However, it should be noted that by just having a degree is does not mean you're automatically Officer material; there's plenty of well educated blokes that couldn't lead a kettle to boil let alone soldiers. I'm, as it so happens, a 22 year old graduate (Law, History and Politics) and joining as a soldier. It is not uncommon for soldiers to commission from the ranks providing you can display the right skills, attitudes and values - you will still have to do pre-AOSB and AOSB though. If you haven't got the right stuff for Sandhurst just yet then some time as a private/trooper/sapper might give you that.

Should I be offered the chance to attempt AOSB during my career then I'll take it, the attraction of better pay etc would be stupid to turn down. Be prepared to argue your case for choosing soldier entry well with your recruiter - I had a very long chat during my interview 2 and 3 about my choice.
 
#7
I have got a degree and did AOSB briefing and I hated it, not so much because of the other people, bit I felt like I couldnt be myself. I got a Cat 2/12. Dont feel just because you have a degree you should go officer. I am now waiting for my phase one as a CMT in the RAMC, choosing the soldier route was the best thing I ever did.
 
#8
I have got a degree and did AOSB briefing and I hated it, not so much because of the other people, bit I felt like I couldnt be myself. I got a Cat 2/12. Dont feel just because you have a degree you should go officer. I am now waiting for my phase one as a CMT in the RAMC, choosing the soldier route was the best thing I ever did.
You can judge that from the application process? In that case I just applied for a job as a Burger Technician at McDonalds. I would recommend it to anyone its the best thing I ever did.
 
S

Screw_The_Nut

Guest
#9
You can judge that from the application process? In that case I just applied for a job as a Burger Technician at McDonalds. I would recommend it to anyone its the best thing I ever did.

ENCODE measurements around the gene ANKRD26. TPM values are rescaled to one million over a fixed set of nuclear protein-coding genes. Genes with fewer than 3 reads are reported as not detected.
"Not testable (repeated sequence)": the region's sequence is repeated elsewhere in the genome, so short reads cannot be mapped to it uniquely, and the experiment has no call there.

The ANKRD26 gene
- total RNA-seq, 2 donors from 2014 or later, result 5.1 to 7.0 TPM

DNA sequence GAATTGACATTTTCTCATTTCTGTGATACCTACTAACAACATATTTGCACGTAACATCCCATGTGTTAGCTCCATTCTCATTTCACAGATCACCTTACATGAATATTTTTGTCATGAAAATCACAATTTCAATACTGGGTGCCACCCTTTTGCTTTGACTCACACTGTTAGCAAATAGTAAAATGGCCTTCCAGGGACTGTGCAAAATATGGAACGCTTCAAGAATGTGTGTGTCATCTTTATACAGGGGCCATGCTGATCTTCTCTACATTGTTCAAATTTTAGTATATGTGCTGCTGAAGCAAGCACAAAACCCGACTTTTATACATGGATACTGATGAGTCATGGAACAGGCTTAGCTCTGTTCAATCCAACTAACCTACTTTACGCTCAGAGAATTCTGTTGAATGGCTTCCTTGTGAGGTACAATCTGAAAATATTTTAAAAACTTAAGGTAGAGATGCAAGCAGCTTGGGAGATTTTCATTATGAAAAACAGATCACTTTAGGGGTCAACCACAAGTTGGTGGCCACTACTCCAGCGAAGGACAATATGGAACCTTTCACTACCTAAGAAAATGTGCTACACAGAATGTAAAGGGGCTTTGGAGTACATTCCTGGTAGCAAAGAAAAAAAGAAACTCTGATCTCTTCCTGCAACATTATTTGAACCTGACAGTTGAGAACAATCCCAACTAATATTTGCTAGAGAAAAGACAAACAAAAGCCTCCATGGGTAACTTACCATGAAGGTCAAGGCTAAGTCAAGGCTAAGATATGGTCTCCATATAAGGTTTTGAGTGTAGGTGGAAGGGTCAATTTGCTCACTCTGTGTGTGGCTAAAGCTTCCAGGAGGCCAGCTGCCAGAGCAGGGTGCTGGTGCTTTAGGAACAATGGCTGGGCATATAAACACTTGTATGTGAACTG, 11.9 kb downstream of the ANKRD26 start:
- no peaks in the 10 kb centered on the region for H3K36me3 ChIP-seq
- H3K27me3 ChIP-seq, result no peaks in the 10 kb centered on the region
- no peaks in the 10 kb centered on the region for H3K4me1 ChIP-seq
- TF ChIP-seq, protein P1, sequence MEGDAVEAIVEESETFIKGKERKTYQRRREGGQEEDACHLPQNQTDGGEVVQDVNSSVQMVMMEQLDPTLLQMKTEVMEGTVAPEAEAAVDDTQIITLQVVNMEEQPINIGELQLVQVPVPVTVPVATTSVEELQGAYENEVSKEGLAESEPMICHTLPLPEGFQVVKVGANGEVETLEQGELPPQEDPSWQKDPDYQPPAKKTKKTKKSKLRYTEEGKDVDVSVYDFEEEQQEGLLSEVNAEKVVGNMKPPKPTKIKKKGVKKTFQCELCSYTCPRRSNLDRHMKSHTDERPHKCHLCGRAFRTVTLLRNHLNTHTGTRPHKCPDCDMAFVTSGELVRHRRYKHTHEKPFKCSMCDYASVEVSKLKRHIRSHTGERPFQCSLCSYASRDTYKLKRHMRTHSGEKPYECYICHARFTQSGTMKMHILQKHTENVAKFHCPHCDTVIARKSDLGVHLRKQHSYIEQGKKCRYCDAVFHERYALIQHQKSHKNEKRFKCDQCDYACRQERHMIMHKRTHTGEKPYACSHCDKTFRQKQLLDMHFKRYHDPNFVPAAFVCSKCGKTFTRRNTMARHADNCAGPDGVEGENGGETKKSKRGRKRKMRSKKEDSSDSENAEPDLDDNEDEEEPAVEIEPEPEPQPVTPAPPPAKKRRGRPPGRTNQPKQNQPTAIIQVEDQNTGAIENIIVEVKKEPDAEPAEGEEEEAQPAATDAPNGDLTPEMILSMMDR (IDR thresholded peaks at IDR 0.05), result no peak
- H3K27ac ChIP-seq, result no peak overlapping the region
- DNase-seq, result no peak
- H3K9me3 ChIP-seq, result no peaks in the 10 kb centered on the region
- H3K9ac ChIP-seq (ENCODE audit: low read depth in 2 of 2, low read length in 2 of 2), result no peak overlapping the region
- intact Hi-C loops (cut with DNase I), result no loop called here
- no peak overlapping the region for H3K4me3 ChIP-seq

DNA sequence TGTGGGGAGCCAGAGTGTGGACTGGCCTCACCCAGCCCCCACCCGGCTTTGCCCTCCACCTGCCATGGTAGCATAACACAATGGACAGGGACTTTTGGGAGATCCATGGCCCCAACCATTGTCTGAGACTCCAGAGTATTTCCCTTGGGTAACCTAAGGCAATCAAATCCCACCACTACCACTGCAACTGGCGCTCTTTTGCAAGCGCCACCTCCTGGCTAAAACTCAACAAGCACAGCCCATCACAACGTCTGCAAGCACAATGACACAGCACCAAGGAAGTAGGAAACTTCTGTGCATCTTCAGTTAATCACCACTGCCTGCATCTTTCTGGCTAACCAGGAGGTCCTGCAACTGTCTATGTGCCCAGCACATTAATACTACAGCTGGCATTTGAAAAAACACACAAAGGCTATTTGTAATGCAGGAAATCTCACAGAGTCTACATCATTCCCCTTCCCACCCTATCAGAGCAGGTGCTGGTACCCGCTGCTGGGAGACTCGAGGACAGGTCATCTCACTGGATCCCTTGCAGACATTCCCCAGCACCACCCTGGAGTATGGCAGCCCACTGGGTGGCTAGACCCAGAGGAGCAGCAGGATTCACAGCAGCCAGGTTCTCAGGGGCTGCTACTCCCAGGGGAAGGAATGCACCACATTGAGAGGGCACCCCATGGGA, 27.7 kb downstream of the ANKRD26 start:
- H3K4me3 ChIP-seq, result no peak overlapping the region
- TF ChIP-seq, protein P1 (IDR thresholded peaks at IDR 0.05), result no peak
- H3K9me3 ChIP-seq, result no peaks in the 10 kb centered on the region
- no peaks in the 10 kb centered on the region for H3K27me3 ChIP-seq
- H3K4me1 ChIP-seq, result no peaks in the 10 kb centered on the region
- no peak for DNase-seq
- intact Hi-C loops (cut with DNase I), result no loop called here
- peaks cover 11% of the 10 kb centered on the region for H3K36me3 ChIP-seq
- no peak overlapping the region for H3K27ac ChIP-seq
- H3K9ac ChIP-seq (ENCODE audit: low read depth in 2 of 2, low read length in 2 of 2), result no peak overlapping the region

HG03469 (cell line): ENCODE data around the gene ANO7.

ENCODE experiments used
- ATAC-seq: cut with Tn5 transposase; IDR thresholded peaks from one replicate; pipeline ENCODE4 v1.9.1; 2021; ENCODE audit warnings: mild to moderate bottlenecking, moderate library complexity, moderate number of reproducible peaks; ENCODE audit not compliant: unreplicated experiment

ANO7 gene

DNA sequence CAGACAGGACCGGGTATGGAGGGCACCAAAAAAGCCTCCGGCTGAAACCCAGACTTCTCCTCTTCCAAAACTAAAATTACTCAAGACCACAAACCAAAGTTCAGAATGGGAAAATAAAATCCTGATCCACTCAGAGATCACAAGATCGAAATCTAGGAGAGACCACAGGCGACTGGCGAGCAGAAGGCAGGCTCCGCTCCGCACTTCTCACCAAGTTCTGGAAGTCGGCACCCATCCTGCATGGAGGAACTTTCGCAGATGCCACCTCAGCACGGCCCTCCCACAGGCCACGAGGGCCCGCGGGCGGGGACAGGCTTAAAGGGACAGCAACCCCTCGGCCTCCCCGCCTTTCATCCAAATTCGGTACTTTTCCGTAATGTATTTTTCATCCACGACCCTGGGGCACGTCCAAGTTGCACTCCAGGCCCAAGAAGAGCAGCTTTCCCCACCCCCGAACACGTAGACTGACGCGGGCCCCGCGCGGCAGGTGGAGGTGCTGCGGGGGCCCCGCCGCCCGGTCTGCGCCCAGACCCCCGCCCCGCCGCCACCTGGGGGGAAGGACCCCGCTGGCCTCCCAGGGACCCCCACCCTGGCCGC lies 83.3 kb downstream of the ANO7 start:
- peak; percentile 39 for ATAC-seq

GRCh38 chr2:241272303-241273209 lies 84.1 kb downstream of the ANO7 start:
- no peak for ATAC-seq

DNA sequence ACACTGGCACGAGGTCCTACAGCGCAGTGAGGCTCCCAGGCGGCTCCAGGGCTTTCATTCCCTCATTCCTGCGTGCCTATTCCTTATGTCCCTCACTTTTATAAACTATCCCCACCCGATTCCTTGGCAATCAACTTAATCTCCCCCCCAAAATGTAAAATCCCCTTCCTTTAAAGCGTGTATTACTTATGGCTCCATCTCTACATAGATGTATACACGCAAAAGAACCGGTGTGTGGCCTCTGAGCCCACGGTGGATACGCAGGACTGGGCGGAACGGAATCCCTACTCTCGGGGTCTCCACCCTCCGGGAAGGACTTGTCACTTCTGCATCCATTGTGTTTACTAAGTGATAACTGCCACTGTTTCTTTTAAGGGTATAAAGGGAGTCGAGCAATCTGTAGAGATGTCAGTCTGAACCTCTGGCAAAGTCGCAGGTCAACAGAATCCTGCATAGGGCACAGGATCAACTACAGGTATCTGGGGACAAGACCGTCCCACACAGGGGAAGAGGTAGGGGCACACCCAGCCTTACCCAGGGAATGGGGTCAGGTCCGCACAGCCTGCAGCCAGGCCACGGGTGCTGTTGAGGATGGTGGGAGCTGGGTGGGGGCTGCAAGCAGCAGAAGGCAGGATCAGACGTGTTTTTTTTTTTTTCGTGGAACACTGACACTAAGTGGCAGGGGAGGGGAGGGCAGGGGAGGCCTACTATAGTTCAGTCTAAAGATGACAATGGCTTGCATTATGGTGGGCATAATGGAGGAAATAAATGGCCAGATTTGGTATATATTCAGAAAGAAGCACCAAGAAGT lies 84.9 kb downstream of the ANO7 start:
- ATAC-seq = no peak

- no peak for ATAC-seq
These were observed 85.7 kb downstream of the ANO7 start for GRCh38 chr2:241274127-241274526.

Hey, don't knock it - half these "graduates" will be doing that by the end of the year!
 
#10
I think you should join as a soldier, but make it quite clear to everyone in training that you're only there under protest because you're better than them.
 
#11
Spent 3 years as a private soldier before hand in the TA which no doubt swayed my decision slightly, but yes still the best choice I think I have made career wise so far.
 
#13
My thought process would go like this, what! not toffie nosed enough to be an officer, lets face how hard can it be?, we've all seen them get the convoy lost and I once saw one have major trouble trying to fold a sleeping bag, back to my answer, if I was rejected, I would try to find something interesting in civy street, and at the same time join the TA as a soldier, join an HQ unit if possible, plenty of officers their to watch and to see how things are done which would give one some insight.
Then I would try again at a later date, if all else fails buy a labrador and take elocution lessons and change your name to charles or something along them lines.
 
#14
More generally, do people think that it displays the wrong attitude to say 'I'll only go in as an Officer'? It could be argued that the application process is all about saying how much you love the Army and want the military life...is it a bit hypocritical to walk away from that?